The southern tip of the Great Barrier Reef is often ignored by travelling divers, yet it has lots to offer – healthy corals, plenty of sharks, humpback and dwarf minke whales, and the impressive wreck of HMAS Tobruk, sunk in 2018 as an artificial reef
By Chloe Smith; photos by Tracy Olive
The southern tip of the Great Barrier Reef is far from the diving hotspots of Townsville and Cairns more than 1,000 kilometres to the north – but the little known area has plenty to offer divers.
At its southern end, the world’s largest barrier reef curls towards the Queensland coast where around the city of Bundaberg is one of the few places it is possible to shore-dive its reefs. The small and charming city is also the starting point for diving day trips out to offshore reefs such as Lady Musgrave and Fairfax, which are brimming with marine life and have escaped the worst impact of the coral bleaching which is more prevalent in the warmer waters further north.
Last year, to attract more divers to the area, the Queensland tourism authorities sank a decommissioned Australian Navy landing ship – the HMAS Tobruk. At 127 metres long, with easy-to-penetrate decks, this is an impressive wreck.
The scuttling didn’t go quite to plan. Much to the authorities’ embarrassment, instead of ending upright on the seafloor, the vast barge ended up on its starboard side. At the time, local MP Stephen Bennett deemed the sinking a ‘devastating failure’.
However, after the authorities spent a further $1m AUS (£550,000) opening up the wreck to allow divers safely inside, it has become an awesome dive. You can explore 100m inside the wreck covering most areas of the ship – the holding areas for troops, the crew’s quarters, and the tank deck, with a dramatic causeway more than 20m wide which rises up from inside the ship.
The engine room has been sealed off, as the wreck’s tilted position would make penetration dangerous. The deepest accessible area sits at 28m and the outside of the hull starts at a depth of 12m, making it a safe dive for beginners, but with possibilities for the more experienced to wander through its evocative interior.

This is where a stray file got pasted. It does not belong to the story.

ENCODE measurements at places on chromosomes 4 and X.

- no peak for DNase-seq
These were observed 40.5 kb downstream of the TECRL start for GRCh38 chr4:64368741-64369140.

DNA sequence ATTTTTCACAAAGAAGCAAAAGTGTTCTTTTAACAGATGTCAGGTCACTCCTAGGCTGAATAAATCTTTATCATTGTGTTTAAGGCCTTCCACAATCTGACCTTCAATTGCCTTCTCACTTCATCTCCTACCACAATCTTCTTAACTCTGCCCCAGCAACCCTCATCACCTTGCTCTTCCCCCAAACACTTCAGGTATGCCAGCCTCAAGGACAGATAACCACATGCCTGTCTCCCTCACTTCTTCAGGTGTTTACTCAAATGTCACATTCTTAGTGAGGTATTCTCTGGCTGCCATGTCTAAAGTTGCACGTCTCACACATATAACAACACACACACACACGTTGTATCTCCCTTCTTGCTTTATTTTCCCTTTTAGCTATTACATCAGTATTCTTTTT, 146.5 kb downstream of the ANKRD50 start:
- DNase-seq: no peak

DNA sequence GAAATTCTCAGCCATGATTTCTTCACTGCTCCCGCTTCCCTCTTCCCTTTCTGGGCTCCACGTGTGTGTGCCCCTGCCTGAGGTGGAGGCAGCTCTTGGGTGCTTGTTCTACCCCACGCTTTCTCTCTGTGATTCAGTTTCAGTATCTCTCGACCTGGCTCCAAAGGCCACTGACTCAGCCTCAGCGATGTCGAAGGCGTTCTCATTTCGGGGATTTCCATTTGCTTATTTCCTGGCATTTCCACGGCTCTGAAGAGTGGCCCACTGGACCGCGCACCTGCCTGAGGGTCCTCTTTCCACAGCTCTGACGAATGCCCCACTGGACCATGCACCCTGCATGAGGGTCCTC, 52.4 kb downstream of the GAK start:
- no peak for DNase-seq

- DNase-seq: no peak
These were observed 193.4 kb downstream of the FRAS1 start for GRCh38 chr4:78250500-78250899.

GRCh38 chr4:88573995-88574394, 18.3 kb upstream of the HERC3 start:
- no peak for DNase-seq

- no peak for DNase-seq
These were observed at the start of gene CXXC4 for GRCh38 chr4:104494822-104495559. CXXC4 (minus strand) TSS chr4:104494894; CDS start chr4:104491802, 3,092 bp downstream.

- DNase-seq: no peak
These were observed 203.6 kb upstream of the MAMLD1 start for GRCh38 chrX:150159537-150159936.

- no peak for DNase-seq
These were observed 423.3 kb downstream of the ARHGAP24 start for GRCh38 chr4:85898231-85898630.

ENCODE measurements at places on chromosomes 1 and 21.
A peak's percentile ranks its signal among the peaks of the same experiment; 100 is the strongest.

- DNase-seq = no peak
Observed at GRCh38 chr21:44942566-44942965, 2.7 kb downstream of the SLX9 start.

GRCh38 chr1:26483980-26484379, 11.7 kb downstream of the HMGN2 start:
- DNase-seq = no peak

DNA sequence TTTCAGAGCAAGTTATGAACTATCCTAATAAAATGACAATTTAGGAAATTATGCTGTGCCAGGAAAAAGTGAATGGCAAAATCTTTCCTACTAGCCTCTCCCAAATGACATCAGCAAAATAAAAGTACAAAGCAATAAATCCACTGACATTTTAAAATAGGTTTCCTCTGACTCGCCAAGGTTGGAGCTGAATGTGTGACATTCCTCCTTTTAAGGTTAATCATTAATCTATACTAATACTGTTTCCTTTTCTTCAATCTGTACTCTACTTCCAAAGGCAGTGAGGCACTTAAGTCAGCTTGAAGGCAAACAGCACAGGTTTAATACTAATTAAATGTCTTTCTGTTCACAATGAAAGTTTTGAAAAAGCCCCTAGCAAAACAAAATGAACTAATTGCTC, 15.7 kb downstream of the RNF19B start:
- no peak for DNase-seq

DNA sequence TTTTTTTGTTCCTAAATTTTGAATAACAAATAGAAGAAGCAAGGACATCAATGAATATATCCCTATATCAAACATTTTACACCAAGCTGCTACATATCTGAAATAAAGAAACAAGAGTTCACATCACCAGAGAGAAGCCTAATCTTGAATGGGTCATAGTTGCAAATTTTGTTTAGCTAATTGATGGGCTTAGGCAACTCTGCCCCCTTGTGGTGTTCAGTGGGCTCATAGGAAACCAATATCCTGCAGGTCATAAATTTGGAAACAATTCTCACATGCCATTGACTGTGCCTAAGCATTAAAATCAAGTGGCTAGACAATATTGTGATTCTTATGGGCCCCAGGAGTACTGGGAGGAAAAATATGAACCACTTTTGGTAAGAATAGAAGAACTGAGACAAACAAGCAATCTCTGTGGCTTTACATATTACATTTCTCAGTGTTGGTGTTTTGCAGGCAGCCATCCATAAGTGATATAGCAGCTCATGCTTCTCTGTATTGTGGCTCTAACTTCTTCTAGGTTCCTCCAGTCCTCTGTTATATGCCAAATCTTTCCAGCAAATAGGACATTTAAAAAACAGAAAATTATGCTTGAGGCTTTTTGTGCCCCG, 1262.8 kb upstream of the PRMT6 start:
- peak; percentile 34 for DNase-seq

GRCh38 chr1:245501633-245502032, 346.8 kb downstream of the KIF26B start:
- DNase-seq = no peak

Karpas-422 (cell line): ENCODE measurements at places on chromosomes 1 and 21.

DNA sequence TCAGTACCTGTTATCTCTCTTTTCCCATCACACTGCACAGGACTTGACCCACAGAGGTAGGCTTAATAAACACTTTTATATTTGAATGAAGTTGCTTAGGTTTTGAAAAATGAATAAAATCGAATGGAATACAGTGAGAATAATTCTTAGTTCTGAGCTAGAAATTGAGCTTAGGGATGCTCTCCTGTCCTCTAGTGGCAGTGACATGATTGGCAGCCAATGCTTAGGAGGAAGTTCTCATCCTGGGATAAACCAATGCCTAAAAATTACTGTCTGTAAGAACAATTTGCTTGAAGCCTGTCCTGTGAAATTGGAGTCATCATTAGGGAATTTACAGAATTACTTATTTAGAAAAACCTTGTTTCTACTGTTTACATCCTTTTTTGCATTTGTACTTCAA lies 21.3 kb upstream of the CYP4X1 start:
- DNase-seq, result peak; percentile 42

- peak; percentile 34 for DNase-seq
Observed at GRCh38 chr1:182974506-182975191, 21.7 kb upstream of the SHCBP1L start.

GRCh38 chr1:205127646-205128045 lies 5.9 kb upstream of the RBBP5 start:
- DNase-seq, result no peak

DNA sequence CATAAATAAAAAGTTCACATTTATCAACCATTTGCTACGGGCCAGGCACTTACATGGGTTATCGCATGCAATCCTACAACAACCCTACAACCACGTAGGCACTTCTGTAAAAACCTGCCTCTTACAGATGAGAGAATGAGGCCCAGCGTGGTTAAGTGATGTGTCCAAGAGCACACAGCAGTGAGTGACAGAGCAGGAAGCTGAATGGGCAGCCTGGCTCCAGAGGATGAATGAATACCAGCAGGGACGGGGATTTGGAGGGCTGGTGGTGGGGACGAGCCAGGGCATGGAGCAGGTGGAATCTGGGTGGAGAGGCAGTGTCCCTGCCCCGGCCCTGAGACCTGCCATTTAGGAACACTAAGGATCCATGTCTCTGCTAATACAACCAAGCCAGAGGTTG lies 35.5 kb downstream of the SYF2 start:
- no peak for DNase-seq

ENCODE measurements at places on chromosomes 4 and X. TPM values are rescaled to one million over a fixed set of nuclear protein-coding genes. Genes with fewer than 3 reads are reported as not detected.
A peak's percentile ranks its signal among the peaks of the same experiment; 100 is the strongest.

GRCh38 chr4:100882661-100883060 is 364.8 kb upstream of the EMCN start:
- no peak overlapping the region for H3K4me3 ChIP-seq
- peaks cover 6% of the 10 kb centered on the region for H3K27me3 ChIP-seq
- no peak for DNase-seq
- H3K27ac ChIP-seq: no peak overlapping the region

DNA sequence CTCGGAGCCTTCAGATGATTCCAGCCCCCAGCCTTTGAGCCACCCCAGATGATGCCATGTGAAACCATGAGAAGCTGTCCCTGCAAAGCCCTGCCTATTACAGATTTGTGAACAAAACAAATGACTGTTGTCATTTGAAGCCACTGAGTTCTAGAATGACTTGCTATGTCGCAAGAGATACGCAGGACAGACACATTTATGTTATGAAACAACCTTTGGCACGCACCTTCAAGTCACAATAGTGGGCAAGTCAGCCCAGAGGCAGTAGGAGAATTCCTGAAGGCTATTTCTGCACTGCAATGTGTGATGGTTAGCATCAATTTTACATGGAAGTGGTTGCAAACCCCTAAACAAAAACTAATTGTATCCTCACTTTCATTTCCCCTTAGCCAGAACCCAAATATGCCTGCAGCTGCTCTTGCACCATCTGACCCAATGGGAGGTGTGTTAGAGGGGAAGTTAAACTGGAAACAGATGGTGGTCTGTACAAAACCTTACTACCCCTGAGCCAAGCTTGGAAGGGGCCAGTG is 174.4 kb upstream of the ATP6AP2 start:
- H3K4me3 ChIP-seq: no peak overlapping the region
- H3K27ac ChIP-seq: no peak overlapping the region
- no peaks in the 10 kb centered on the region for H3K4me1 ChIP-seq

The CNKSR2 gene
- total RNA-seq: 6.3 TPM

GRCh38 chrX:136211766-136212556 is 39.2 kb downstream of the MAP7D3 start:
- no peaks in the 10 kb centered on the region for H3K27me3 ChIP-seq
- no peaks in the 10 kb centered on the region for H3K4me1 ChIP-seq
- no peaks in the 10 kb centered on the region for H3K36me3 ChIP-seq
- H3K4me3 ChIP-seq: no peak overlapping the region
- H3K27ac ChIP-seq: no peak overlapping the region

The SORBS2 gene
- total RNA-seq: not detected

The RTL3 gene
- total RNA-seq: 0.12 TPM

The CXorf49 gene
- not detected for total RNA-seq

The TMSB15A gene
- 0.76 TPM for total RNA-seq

In just a year, a staggering amount of marine life has adopted the hulk as home. There is a resident green turtle nicknamed ‘Brookie’ by the guides, groupers and huge schools of batfish and tuna. Watch out for the barracuda, they have already enjoyed one underwater photographer’s finger as a snack.
If you are lucky, you may come across the occasional, passing manta ray, and the jackpot would be to see one of the humpback whales which migrate past the wreck from May to November (hearing them during a dive is far more likely, as they make a lot of noise on their travels).
Local dive operator Brett Lakey describes it as a ‘great dive, saying: ‘The unique layout of the vessel, being an old barge from the navy with a tank deck, allows people to swim up a 20m wide deck.’
Bundaberg, traditionally a farming hub in Queensland rather than a tourist town, is also famous for producing rum – there are tours of the distillery, perfect as you decompress before flying, and you get to try six different types!
The city is also one of the main nesting areas for Pacific loggerhead turtles and there are nightly hatching and nesting tours from November to March. The city (population 90,000) is now dimly lit at night to protect the turtles – previously, bright lights were attracting the hatchlings to an industrial bakery rather than out to the open ocean.
Bundaberg, and nearby Hervey Bay, are the starting points for trips out to Lady Musgrave and Lady Elliot islands, which have some first-class diving. Water temperatures in the subtropical southern stretch of the Great Barrier Reef average about 24 degrees Celsius. It can climb to 26 degrees C in summer (December to February) and drop to 20 degrees C in winter (June to August). Winter has the best visibility, as it’s when the cooler waters flush the reefs.
There is a huge number of big animals on the outer reefs: over two dives at Lady Musgrave and Fairfax we saw groupers, mobulas, zebra sharks and bull sharks. There is a chance of being joined on a dive in the winter months by dwarf minke whales or even a humpback whale, and it is common to spot them at the surface of the ocean from the dive boat.
The Southern Great Barrier Reef is opening up for tourists, but it still has small-town charm and relatively few divers compared to its northern counterpart. The resilience of the coral reefs and abundance of marine life make this a destination to watch.
• Thanks to Queensland Tourism and the Tobruk Experience. A day diving the ex-HMAS Tobruk will cost $260 AUS (£144), including two tanks, weights, morning tea and lunch. A day diving on Lady Musgrave Island including two tanks, weights, morning tea and lunch will cost $340 AU (£190). www.tobrukexperience.com.au
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